The presentation was based on a reflective, autoethnographic analysis I’ve been working on regarding difficulties I’ve experienced understanding and being understood in an institution in which my underlying set of values and assumptions differs distinctly from the norm, and in which my apparent race and educational background contribute to further miscommunication.
To begin with, I introduced the roots of the project and the framework I used to conduct it- the Nexus Analysis approach proposed by Scollon and Scollon. View the introduction below:
Following the introduction, I introduced the prominent discourses threading through my experience as relate to the “major players;” the institution of music education, the faculty,
and myself. I took a moment to consider the complex relationships between my white middle class upbringing, the disillusionment and debilitating performance anxiety that lead to my exit from the classical music field, and my subsequent transformation through an immersion in the culture surrounding Irish traditional music.
As part of an investigation of the interactions between myself and the other participants, I examined the benefits I’ve received as a graduate student, particularly the stimulation of my intellectual development. I also considered my motivations for entering and remaining in the field,
and the various issues surrounding and contributing to my experience as an outsider. The quote by Blommaert particularly resonated with the core of my challenges in communicating and my persistence in seeking a voice:
“Voice stands for the way in which people manage to make themselves understood or fail to do so. In doing so, they have to draw upon and deploy discursive means which they have at their disposal, and they have to use them in contexts that are specified as to conditions of use. Consequently, if these conditions are not met, people ‘don’t make sense’- they fail to make themselves understood – and the actual reasons for this are manifold… Voice is the issue that defines linguistic inequality (hence, many other forms of inequality) in societies. An analysis of voice is an analysis of power effects- (not) being understood in terms of the set of socio-cultural rules and norms specified – as well as of conditions for power – what it takes to make oneself understood.” Blommaert, 2005, p. 4-5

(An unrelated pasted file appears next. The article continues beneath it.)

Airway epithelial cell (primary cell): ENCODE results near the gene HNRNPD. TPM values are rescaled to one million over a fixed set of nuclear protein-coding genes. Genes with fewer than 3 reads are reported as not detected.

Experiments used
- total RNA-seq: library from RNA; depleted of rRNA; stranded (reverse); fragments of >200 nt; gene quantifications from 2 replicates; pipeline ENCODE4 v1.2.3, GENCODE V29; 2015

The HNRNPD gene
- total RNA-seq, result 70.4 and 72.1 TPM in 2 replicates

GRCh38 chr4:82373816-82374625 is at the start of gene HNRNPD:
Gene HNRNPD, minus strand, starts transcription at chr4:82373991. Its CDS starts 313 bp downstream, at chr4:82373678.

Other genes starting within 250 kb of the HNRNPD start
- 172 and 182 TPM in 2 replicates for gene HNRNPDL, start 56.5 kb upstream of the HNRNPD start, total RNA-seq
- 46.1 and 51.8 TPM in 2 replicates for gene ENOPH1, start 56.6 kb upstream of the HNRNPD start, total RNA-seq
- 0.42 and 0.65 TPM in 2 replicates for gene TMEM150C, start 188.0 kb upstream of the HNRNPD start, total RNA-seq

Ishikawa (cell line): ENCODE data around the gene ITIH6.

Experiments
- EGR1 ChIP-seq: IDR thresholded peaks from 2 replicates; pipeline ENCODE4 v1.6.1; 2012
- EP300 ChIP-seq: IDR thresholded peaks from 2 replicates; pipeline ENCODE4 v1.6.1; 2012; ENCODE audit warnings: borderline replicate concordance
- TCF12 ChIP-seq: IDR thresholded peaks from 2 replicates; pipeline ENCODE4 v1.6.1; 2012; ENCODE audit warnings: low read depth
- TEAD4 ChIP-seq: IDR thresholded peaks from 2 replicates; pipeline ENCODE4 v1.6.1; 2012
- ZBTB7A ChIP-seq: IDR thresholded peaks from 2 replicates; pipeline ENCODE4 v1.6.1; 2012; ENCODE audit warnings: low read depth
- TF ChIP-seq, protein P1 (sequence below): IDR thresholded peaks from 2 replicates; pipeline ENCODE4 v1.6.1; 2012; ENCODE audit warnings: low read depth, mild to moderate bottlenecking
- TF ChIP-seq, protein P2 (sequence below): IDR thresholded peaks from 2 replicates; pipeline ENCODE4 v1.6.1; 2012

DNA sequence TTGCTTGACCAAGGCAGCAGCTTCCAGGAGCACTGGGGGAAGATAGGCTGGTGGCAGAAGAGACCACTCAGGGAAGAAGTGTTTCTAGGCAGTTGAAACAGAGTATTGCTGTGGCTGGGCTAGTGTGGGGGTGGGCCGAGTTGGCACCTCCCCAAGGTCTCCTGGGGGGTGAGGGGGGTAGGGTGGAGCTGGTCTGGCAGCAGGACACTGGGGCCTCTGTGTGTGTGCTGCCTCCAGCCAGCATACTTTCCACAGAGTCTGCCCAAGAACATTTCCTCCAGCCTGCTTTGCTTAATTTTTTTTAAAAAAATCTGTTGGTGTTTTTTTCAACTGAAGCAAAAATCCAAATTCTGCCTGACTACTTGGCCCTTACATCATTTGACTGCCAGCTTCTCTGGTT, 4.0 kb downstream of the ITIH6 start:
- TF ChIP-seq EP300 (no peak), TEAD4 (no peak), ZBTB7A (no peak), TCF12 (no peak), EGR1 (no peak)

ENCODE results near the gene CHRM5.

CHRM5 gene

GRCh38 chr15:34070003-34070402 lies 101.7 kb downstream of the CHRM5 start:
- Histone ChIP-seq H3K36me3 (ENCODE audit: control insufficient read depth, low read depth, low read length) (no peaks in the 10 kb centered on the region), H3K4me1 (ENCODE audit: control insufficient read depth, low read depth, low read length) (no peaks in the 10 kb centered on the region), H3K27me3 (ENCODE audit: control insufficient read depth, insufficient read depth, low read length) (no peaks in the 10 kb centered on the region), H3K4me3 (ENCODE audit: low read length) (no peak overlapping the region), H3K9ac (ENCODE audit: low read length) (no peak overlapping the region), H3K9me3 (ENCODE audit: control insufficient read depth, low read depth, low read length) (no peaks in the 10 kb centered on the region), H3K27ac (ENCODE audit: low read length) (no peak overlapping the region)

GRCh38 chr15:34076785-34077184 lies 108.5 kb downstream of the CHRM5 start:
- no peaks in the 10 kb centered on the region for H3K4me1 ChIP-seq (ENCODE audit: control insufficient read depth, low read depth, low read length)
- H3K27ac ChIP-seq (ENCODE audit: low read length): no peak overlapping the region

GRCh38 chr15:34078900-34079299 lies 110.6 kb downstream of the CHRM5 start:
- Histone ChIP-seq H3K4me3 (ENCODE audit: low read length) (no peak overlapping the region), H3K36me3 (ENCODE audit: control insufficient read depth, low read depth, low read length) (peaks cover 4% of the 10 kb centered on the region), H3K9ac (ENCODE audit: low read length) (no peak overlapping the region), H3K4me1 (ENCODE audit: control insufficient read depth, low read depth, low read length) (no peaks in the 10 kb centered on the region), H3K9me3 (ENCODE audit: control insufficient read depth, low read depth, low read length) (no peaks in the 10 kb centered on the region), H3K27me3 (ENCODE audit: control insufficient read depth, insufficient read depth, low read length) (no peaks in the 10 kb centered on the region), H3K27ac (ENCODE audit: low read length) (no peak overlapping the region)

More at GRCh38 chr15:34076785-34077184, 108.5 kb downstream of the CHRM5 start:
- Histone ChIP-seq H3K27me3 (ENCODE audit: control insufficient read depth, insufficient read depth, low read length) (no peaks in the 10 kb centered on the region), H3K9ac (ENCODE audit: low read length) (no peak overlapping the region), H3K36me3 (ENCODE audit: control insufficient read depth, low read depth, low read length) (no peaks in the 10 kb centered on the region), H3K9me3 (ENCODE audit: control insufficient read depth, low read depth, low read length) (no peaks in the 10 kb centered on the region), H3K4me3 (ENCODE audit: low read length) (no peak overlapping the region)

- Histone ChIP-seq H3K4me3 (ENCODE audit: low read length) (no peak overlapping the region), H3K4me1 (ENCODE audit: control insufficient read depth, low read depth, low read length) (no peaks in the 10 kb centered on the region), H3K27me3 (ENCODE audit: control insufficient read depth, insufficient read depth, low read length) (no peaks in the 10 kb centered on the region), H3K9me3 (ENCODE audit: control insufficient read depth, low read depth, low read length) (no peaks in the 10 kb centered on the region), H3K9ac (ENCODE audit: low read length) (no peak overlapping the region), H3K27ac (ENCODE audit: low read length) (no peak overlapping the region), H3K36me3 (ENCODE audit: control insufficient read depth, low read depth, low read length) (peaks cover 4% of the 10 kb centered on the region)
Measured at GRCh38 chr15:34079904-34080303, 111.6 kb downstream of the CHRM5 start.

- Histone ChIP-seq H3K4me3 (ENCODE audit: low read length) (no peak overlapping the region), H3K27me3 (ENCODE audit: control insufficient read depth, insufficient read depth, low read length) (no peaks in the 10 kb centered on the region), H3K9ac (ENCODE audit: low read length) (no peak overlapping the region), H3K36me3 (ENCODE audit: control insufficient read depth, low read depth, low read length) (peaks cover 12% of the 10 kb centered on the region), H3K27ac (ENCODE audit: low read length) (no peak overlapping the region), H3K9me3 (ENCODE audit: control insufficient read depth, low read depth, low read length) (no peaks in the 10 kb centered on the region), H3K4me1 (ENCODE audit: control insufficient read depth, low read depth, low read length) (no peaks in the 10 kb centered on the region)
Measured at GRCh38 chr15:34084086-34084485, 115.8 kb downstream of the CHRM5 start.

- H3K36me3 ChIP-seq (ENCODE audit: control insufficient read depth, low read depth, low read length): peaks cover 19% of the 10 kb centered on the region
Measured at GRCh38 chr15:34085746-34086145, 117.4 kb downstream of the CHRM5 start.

These “outsider effects” I divided into three categories- those relating to the structure of the institution, those revolving around issues of communication, and the emotional effects I experienced.
I then briefly situated my experiences within some of the literature on in- and out-groups within universities, focusing on similarities and differences between my experiences and those of working class students as reported in several studies. I posited that while my Irish music roots inform my assumptions about music and music-making, my middle class roots contribute to sense of empowerment and valuing of education which has lead me to persist in the university setting.
Finally, we descended into the core of the project, exploring three “scenes” from my time as a graduate student and graduate assistant which I felt allowed me to examine some of the issues underlying my experience. For each scene, I suggested a potential point of change- a way in which those in power in the institution of higher ed music ed might further benefit from and facilitate the growth of students with different values and assumptions. The first scene centered around my experience attempting to learn the 3rd mvt. of the Chichester Psalms the same way I learn an Irish fiddle tune, and the various ways in which my process was not reflected or legitimized in the assignment or assessment.